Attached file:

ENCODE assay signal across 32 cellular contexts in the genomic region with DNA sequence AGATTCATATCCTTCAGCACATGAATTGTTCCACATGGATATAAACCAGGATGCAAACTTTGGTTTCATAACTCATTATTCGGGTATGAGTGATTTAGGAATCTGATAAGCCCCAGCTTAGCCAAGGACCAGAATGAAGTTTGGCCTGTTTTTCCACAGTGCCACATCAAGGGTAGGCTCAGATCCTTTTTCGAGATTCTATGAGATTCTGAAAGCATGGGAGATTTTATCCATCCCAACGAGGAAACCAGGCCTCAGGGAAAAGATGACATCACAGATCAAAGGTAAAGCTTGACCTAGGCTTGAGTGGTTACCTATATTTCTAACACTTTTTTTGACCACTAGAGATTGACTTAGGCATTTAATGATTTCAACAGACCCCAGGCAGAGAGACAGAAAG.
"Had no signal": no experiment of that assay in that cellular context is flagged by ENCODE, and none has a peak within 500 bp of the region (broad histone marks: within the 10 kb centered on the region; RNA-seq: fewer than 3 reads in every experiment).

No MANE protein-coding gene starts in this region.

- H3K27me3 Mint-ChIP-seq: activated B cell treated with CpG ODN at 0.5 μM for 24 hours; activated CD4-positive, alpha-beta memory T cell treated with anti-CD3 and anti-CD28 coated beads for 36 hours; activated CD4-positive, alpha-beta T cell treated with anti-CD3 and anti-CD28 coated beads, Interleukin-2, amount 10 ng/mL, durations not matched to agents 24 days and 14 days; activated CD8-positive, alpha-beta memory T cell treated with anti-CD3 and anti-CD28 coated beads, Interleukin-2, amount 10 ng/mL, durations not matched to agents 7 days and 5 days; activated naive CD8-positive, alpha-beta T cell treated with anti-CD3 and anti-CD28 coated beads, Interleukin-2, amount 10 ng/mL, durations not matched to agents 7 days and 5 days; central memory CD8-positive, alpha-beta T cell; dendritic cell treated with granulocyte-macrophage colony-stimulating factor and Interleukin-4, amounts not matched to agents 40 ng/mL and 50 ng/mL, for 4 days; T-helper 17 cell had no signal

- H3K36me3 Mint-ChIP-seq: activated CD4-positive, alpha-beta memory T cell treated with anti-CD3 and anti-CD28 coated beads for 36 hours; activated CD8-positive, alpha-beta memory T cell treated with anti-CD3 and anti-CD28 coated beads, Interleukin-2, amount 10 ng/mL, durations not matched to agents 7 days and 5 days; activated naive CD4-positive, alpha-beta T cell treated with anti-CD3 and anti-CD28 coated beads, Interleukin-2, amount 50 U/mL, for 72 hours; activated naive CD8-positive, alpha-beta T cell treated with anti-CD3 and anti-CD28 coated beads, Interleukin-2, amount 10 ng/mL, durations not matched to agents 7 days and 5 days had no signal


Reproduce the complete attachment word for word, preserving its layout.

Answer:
ENCODE assay signal across 32 cellular contexts in the genomic region with DNA sequence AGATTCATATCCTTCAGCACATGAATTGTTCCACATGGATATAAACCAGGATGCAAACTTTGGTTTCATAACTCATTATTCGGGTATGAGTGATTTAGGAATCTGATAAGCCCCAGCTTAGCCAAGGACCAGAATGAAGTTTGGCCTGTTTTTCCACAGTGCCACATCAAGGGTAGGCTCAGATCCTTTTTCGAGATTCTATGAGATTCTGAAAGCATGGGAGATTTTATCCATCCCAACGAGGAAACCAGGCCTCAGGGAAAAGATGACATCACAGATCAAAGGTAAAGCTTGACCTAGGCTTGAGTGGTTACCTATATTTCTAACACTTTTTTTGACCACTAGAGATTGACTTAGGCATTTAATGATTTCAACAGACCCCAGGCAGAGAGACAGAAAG.
"Had no signal": no experiment of that assay in that cellular context is flagged by ENCODE, and none has a peak within 500 bp of the region (broad histone marks: within the 10 kb centered on the region; RNA-seq: fewer than 3 reads in every experiment).

No MANE protein-coding gene starts in this region.

- H3K27me3 Mint-ChIP-seq: activated B cell treated with CpG ODN at 0.5 μM for 24 hours; activated CD4-positive, alpha-beta memory T cell treated with anti-CD3 and anti-CD28 coated beads for 36 hours; activated CD4-positive, alpha-beta T cell treated with anti-CD3 and anti-CD28 coated beads, Interleukin-2, amount 10 ng/mL, durations not matched to agents 24 days and 14 days; activated CD8-positive, alpha-beta memory T cell treated with anti-CD3 and anti-CD28 coated beads, Interleukin-2, amount 10 ng/mL, durations not matched to agents 7 days and 5 days; activated naive CD8-positive, alpha-beta T cell treated with anti-CD3 and anti-CD28 coated beads, Interleukin-2, amount 10 ng/mL, durations not matched to agents 7 days and 5 days; central memory CD8-positive, alpha-beta T cell; dendritic cell treated with granulocyte-macrophage colony-stimulating factor and Interleukin-4, amounts not matched to agents 40 ng/mL and 50 ng/mL, for 4 days; T-helper 17 cell had no signal

- H3K36me3 Mint-ChIP-seq: activated CD4-positive, alpha-beta memory T cell treated with anti-CD3 and anti-CD28 coated beads for 36 hours; activated CD8-positive, alpha-beta memory T cell treated with anti-CD3 and anti-CD28 coated beads, Interleukin-2, amount 10 ng/mL, durations not matched to agents 7 days and 5 days; activated naive CD4-positive, alpha-beta T cell treated with anti-CD3 and anti-CD28 coated beads, Interleukin-2, amount 50 U/mL, for 72 hours; activated naive CD8-positive, alpha-beta T cell treated with anti-CD3 and anti-CD28 coated beads, Interleukin-2, amount 10 ng/mL, durations not matched to agents 7 days and 5 days had no signal